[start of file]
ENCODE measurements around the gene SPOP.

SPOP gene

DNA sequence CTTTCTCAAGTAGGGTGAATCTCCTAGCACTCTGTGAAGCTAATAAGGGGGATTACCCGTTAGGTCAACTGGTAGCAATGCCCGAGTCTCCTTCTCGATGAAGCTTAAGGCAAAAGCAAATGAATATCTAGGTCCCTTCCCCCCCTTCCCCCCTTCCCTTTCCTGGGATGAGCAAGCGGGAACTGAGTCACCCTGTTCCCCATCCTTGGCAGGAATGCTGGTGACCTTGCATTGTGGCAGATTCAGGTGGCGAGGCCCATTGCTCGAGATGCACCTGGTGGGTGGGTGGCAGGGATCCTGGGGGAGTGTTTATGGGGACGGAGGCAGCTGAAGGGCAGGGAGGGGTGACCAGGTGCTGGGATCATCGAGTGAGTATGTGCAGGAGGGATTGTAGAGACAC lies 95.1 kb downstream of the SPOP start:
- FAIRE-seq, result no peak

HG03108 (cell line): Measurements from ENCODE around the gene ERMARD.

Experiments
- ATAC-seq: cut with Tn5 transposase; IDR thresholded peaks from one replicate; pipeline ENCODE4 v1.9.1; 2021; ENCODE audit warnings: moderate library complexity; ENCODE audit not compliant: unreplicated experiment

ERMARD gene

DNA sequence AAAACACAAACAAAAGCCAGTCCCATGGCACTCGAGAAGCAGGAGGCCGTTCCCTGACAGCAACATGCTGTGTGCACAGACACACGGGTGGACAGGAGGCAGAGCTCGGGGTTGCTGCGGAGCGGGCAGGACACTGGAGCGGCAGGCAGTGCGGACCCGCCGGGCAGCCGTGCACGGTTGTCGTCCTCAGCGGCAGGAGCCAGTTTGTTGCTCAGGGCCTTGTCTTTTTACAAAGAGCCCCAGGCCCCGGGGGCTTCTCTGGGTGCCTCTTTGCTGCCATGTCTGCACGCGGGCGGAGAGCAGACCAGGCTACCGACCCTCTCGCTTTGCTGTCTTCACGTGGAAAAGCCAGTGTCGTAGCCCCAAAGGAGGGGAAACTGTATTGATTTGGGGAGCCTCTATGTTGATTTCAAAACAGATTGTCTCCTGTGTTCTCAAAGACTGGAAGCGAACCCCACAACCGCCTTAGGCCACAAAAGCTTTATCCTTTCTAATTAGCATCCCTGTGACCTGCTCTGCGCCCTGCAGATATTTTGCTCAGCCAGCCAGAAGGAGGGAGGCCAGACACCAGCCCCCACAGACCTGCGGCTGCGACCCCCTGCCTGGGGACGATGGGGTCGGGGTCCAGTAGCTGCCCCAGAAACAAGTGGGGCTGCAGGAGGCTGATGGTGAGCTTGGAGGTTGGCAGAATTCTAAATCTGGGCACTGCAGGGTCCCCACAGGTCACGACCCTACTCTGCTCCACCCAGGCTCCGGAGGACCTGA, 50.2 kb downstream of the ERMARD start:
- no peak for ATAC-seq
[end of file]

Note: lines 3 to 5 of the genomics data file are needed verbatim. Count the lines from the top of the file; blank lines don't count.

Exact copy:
DNA sequence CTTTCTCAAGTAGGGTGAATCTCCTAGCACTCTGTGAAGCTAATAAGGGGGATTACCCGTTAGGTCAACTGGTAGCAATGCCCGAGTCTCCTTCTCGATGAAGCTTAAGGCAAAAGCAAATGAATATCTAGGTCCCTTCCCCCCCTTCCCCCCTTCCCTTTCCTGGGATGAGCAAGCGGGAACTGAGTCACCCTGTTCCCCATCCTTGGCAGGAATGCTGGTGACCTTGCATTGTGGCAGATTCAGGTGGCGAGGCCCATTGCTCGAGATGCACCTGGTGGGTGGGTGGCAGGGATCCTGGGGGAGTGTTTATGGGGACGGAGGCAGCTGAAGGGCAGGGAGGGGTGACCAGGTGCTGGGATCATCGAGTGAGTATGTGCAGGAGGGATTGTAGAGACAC lies 95.1 kb downstream of the SPOP start:
- FAIRE-seq, result no peak

HG03108 (cell line): Measurements from ENCODE around the gene ERMARD.